L(+) Ephedrine | 11 |

D(-) Ephedrine | 36 |

If the biological receptor has at least three binding sites, the receptor easily can differentiate enantomers (see figures below). The R(-)isomer has three points of interaction and is held in the conformation shown to maximize binding energy, whereas, the S(+)isomer can have only two sites of interaction.

It should be noted that the structure of alpha and beta adrenergic receptors are not entirely known. Also we should not forget that there is also enantioselectivity with respect to pharmacokinetics, such as, absorption, distribution, metabolism, and excretion.

### Drug-Receptor Interactions

Cell signaling is the method in which cells communicate between each other in order to coordinate their activities and react to changes in their environments. Cell signaling involves a signal molecule (an agonist) and a specific signal receptor. Agonistic drugs are those which mimick natural signaling molecules and couse similar effects, while antagonists compete or inhibit agonists and hamper their effects.

*Agonist Drugs.* Agonist drugs mimic cell signaling molecules by activating the same receptor sites and causing similar effects. Both are described quantitatively by the same methods. If one assumes that an agonist drug interacts reversibly with its receptor and that the resultant effect is proportional to the number of receptors occupied, the following reaction can be written:

\[ \text{Drug (D)} + \text{Receptor (R)} \ce{ <=>[k_1][k_2]} DR \rightarrow \text{Effect}\]

This reaction sequence is analogous to the interaction of substrate with enzyme, and the magnitude of effect can be analyzed in a manner similar to that for enzymatic product formation. The application equation is identical in form with the Michaelis-Menten equation:

\[ \text{Effect} = \dfrac{(\text{Maximal Effect}) [D]}{K_d+[D]} \label{2}\]

where[D] is the concentration of free drug and KD (equal to K2 / K1) is the dissociation constant for the drug-receptor complex. This equation describes a simple rectangular hyperbola . There is no effect at [D] = 0; the effect is half-maximal when [D] = KD, that is when half of the receptors are occupied; the maximal effect is approached asymptotically as [D] increases above KD (Figure A below). Therefore, doubling the dose does not double the drug effect, but creates a less than two-fold consequence. It is frequently convenient to plot the magnitude of effect versus log [D], since a wide range of drug concentrations is easily displayed and a portion of the curve is more linear. In this case, the result is the familiar sigmoidal log dose-effect curve (Figure B below).

Equation \ref{2} can be rearranged by taking the reciprocal of both sides. The graph of the resulting equation is called the Lineweaver-Burk plot:

\[ \dfrac{1}{\text{Effect}} = \dfrac{K_D}{(\text{Max Effect} [D])} + \dfrac{1}{\text{Max Effect}} \label{3}\]

A plot of 1/Effect versus 1/[D] yields a straight line that intersects the Y-axis at 1/(Max. Effect) and that has a slope equal to KD/(Max. Effect). Extrapolation of this line to the X-axis yields the value of -1/KD (Figure C below). Thus, values of \(K_D\) and Max. Effect can be readily calculated from such a plot. This representation is especially useful for analyzing drug antagonism.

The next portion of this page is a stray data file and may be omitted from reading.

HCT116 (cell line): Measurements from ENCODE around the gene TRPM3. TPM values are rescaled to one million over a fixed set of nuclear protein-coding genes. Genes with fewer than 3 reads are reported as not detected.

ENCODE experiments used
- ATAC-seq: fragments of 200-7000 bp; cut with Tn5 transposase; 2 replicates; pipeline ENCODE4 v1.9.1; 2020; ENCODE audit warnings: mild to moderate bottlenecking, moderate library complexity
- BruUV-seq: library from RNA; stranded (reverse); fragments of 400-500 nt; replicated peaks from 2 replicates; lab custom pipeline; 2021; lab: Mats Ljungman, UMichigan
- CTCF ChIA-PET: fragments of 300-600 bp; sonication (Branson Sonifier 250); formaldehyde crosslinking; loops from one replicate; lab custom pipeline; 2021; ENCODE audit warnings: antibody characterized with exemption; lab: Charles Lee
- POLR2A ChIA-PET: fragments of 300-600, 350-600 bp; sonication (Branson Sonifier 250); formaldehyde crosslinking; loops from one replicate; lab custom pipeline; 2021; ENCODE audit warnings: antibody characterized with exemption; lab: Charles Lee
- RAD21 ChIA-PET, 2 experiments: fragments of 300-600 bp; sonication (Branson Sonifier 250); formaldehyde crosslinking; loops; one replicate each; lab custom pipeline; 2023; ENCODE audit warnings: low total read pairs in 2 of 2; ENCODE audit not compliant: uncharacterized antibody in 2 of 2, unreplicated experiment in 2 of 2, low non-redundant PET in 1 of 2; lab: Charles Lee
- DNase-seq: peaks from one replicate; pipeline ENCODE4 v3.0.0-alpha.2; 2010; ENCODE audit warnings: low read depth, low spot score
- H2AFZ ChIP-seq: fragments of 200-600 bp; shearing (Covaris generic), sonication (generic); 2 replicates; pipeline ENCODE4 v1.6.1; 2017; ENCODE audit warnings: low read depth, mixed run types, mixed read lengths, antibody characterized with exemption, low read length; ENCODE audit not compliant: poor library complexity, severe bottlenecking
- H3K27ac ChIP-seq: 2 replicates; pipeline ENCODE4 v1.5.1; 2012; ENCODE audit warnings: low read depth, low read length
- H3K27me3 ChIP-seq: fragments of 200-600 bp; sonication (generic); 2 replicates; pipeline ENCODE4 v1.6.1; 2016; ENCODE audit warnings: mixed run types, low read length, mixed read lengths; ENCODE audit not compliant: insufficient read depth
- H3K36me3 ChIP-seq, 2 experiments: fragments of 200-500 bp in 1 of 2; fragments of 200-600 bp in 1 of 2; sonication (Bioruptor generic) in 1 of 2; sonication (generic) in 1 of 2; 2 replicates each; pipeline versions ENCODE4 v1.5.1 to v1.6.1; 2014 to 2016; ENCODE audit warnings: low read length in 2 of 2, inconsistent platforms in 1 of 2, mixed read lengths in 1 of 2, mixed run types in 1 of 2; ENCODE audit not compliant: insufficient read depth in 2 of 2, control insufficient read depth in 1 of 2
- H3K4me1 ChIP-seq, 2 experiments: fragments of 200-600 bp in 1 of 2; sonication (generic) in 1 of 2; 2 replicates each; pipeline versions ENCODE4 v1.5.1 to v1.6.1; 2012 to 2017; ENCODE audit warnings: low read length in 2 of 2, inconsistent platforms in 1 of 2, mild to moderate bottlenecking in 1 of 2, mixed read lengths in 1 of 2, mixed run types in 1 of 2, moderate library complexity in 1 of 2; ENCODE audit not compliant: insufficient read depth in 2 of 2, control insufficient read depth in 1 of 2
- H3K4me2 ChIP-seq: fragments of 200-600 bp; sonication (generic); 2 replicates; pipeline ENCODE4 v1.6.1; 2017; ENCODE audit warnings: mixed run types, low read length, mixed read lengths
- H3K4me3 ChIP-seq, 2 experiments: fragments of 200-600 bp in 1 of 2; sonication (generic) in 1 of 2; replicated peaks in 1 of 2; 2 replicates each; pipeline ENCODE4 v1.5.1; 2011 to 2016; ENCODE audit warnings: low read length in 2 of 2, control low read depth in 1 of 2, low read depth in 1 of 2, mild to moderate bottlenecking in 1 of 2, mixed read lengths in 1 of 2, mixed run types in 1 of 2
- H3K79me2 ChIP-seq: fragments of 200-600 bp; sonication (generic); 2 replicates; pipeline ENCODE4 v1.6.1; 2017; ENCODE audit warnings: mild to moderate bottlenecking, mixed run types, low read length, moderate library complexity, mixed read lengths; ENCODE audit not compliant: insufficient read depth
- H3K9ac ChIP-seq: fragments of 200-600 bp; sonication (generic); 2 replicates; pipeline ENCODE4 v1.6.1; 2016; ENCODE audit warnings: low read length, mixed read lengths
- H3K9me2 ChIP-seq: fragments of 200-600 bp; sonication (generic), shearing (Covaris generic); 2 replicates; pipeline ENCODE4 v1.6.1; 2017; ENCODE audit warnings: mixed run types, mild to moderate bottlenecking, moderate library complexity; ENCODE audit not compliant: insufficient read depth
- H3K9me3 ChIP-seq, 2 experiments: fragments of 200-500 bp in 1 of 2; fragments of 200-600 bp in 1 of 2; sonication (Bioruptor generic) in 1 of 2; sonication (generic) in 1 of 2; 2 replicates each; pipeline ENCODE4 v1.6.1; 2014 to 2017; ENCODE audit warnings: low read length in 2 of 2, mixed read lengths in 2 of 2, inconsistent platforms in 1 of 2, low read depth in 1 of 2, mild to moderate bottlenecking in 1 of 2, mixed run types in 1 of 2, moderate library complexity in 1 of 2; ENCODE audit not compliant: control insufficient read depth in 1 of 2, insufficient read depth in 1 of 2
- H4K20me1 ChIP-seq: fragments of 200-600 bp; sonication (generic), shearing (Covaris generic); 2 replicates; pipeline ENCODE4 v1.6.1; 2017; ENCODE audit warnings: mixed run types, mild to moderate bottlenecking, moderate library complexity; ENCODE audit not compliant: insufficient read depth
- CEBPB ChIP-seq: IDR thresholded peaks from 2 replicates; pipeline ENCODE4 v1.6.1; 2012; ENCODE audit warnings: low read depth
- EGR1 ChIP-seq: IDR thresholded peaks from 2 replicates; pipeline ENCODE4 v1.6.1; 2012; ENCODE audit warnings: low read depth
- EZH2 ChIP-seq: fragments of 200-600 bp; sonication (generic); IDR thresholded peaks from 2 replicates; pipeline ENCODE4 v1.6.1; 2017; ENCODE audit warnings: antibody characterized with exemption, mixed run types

*Figures A, B, and C. These were produced using Lotus 123r5. To download the spreadsheet, click here.*

*Antagonists*. Certain drugs, called antagonists, interact with receptor sites to inhibit the actions of an agonists, while initiating no effect themselves. In this type of interaction, called competitive inhibition, the 1/Effect intercept of the plot of 1/[D] versus 1/[S] (Figure C) is the same in the presence and absence of an inhibitor, although the slope is different. This reflects the fact that the Max. Effect is not altered by a competitive inhibitor. The identification of competitive inhibition is that it can be overcome by a sufficiently high concentration of substrate.

A noncompetitive antagonist prevents the agonist from producing any effect at a given receptor site. This could result from irreversible interaction of the antagonist at any site to prevent binding of agonist. It could also follow reversible interaction with any component of the system so as to decrease the effect binding of agonist. These results may be conceptualized as removal of receptor from the system. The Max. Effect is reduced but the agonist's ability to still act normally at the receptor site is unaltered. The affinity of the agonist for the receptor and its potency are thus unaltered. On a Lineweaver-Burk plot (Fig. C), the intercept on the 1/Effect axis is increased and the new slope, is steeper. In contrast with the Max. Effect, KD is not affected by this kind of inhibition and so the x-intercept is unaltered. Noncompetitive inhibition cannot be overcome by increasing the agonist concentration.

Antagonists may thus be classified as acting reversibly or irreversibly. If the antagonist binds at the active site for the agonist, reversible antagonists will be competitive and irreversible antagonists will be noncompetitive. If binding is elsewhere, however, these simple rules do not hold, and any combination is possible.

Down load the spreadsheet used to make Figures A, B, and C and change KD and Max Effect to see the resulting changes in the graphs. (This spreadsheet can be also used in Microsoft Excel).

**Interactions Between Drugs**

There are two primary factors contributing to drug interactions. First, many drugs are bound to plasma proteins and this binding serves as a reservoir of inactive drugs. If a second drug displaces a drug already bound to the protein (by competing for the same protein), more of the previously bound drug will be able to pass out of the bloodstream and be available to the receptor and thus a more intense effect may be produced: the displacing drug would increase the effects or the toxicity of the displaced drug.